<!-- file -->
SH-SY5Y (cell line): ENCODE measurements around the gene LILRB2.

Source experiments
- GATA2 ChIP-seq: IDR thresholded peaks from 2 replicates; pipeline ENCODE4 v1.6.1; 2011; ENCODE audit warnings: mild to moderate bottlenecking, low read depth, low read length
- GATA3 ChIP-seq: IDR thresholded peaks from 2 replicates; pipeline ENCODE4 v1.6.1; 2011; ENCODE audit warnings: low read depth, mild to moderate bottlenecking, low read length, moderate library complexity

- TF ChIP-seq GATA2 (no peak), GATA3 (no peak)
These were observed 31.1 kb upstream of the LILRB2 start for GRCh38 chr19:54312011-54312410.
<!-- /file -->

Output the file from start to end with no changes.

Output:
SH-SY5Y (cell line): ENCODE measurements around the gene LILRB2.

Source experiments
- GATA2 ChIP-seq: IDR thresholded peaks from 2 replicates; pipeline ENCODE4 v1.6.1; 2011; ENCODE audit warnings: mild to moderate bottlenecking, low read depth, low read length
- GATA3 ChIP-seq: IDR thresholded peaks from 2 replicates; pipeline ENCODE4 v1.6.1; 2011; ENCODE audit warnings: low read depth, mild to moderate bottlenecking, low read length, moderate library complexity

- TF ChIP-seq GATA2 (no peak), GATA3 (no peak)
These were observed 31.1 kb upstream of the LILRB2 start for GRCh38 chr19:54312011-54312410.